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Am Nat. 2007 Feb;169(2):E53-67. Epub 2006 Dec 20.

The role of despotism and heritability in determining settlement patterns in the colonial lesser kestrel.

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1
Department of Applied Biology, Estación Biológica de Doñana, Consejo Superior de Investigaciones Científicas, Pabellón del Perú, Avenida María Luisa s/n, 41013 Sevilla, Spain. serrano@ebd.csic.es

Abstract

Avian colony size variation is an evolutionary puzzle in terms of unequal fitness payoffs. We used a long-term marked lesser kestrel (Falco naumanni) population, where individual fitness increases with colony size, to test whether subordinates are evicted despotically from the largest colonies. Yearlings were smaller and lighter, were more attacked than expected, and lost most disputes over nest holes with older birds. Agonistic interactions increased with colony size; consequently, most first breeders recruited in colonies smaller than those at which they first tried to settle. As expected when subordination is a transient state, birds dispersed to a larger colony as they got older even after breeding successfully. The population consequences of these behavioral processes were that the relative frequency of yearlings and first breeders decreased with colony size. At the same time, breeding colony size was repeatable within individuals, so we estimated the amount of heritable variation in this trait. Estimates of heritability derived from parent-offspring and full-sib analyses were consistently high (h2=0.53) when individuals reached asymptotic morphological values and presumably overcame subordinate transient states. Age-related dominance asymmetries masked resemblance among relatives in colony size, but both phenomena seem to coexist in this population and explain a considerable proportion of colony size variation.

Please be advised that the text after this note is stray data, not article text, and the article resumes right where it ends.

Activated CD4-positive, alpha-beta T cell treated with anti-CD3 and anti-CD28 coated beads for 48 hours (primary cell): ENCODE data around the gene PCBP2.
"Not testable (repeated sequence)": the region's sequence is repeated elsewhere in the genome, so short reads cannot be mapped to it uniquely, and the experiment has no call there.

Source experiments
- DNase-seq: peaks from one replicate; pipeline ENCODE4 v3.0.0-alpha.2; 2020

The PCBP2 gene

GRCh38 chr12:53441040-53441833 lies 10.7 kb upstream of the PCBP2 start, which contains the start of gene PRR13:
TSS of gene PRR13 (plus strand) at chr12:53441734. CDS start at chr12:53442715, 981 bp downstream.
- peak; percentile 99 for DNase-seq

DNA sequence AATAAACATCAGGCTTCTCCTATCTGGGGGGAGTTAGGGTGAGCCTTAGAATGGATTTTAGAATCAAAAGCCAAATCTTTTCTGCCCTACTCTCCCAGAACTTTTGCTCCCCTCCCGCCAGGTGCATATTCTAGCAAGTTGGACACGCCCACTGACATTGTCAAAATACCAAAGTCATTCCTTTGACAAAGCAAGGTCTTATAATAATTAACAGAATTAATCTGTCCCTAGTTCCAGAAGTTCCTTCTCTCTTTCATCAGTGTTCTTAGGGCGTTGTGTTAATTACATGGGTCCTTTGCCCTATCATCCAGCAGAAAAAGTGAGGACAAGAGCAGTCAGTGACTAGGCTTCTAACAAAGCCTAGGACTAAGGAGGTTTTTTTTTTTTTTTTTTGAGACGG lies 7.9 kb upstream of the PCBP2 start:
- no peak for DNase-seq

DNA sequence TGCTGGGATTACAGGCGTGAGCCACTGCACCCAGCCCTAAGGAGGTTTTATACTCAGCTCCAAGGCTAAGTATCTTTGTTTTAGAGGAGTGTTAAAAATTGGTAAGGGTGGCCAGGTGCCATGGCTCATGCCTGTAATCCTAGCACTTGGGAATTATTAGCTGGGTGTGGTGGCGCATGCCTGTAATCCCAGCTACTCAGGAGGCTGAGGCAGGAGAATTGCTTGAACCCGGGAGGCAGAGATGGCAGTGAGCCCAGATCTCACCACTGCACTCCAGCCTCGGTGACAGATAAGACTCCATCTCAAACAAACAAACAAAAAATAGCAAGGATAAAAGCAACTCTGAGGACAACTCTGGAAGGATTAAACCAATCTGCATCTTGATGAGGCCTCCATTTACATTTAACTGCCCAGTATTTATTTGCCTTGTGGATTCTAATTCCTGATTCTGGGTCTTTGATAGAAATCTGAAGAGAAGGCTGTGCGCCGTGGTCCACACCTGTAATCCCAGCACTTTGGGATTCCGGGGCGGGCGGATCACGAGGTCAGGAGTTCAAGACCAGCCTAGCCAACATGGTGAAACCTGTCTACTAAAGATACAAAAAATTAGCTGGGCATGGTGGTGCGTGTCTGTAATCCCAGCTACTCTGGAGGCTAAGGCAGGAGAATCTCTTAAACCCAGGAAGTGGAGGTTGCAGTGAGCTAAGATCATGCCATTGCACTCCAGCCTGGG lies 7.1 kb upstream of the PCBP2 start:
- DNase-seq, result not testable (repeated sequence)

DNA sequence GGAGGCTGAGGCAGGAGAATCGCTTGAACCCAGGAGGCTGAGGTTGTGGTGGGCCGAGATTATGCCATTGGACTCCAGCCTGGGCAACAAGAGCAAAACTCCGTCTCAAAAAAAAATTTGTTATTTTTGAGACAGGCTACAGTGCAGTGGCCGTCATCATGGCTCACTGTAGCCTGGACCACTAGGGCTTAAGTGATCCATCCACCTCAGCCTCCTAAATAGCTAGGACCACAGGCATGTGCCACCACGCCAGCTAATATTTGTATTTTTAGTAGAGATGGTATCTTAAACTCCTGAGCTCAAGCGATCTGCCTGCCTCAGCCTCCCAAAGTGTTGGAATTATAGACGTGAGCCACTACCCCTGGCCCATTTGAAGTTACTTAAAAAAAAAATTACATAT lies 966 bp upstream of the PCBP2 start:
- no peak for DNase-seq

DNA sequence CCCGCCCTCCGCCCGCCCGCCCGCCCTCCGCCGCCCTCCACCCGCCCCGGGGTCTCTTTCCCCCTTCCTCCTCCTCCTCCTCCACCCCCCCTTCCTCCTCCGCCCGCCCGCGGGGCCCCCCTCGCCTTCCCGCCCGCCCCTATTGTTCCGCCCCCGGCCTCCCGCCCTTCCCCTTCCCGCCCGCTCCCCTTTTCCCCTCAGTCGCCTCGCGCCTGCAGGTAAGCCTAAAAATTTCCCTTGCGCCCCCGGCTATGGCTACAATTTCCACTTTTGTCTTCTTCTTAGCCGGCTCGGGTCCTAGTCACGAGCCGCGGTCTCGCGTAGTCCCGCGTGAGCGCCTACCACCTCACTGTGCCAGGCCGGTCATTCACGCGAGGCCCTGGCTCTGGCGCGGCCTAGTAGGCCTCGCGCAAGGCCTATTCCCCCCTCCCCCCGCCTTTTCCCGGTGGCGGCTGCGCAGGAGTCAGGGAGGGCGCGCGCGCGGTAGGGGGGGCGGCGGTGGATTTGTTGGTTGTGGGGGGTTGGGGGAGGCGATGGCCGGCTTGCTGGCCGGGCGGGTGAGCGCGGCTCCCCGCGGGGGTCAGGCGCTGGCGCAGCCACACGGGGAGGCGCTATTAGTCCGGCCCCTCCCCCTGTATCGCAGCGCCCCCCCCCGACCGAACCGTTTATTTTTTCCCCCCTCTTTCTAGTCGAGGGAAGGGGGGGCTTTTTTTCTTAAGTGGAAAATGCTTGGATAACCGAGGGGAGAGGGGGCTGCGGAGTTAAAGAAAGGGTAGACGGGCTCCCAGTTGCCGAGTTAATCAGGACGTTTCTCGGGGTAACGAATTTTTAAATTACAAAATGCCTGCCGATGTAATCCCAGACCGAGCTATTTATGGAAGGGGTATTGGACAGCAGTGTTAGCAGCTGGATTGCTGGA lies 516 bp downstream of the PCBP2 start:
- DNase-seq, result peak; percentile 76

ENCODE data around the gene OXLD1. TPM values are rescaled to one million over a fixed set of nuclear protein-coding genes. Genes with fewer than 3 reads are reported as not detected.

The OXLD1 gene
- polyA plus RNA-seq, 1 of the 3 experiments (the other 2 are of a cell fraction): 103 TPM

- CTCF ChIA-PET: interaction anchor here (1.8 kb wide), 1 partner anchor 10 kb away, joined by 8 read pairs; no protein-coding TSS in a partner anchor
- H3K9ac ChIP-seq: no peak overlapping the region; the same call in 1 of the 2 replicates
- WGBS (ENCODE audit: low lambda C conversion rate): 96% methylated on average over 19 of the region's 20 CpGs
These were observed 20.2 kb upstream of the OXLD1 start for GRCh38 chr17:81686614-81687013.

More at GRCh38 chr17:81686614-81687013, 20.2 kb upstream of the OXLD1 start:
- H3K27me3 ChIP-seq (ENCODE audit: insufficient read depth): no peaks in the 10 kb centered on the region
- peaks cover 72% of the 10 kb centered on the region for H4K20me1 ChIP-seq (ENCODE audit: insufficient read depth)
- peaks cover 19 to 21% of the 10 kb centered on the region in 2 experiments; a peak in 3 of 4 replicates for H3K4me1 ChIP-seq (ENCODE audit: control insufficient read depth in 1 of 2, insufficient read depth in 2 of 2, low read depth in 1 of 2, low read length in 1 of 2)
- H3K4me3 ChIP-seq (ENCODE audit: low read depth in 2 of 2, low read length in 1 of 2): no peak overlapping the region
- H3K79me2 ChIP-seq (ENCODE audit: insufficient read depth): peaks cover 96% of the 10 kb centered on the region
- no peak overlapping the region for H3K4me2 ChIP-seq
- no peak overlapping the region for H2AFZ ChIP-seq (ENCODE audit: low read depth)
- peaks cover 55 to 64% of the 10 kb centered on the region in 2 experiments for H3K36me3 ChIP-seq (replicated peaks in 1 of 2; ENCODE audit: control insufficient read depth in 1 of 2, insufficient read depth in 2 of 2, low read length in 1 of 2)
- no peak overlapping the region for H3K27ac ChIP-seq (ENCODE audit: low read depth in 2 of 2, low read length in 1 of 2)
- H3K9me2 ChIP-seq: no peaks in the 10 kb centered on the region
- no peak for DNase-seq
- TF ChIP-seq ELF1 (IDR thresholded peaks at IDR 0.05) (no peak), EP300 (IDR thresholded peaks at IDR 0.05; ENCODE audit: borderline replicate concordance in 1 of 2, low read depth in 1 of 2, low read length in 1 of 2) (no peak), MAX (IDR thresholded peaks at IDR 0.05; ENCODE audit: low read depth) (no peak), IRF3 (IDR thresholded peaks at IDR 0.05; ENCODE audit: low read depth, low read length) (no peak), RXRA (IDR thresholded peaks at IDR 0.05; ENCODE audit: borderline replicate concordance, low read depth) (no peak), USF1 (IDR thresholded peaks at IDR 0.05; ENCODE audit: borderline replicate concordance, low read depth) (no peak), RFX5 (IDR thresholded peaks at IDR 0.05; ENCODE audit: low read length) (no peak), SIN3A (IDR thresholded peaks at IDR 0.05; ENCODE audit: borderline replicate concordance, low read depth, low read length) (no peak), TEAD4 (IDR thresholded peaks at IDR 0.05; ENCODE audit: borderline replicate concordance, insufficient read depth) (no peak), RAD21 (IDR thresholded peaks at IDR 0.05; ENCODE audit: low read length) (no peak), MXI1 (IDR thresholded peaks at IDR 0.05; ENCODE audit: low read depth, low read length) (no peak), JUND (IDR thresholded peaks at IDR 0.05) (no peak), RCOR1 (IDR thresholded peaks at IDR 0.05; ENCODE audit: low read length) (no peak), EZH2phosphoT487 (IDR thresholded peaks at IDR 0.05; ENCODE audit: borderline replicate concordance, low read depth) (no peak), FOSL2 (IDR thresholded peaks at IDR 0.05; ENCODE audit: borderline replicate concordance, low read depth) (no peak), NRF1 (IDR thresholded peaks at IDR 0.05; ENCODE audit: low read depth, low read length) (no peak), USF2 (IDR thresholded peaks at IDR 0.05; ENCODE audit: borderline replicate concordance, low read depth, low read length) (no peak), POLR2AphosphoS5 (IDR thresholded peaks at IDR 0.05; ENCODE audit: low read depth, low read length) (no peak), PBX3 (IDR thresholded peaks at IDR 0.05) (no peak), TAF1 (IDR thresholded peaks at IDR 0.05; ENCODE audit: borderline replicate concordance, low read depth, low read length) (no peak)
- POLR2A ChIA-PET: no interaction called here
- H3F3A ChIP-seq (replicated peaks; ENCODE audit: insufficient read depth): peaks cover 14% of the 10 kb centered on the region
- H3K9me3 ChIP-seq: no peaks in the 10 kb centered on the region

PMID:
17211799
DOI:
10.1086/510598
[Indexed for MEDLINE]
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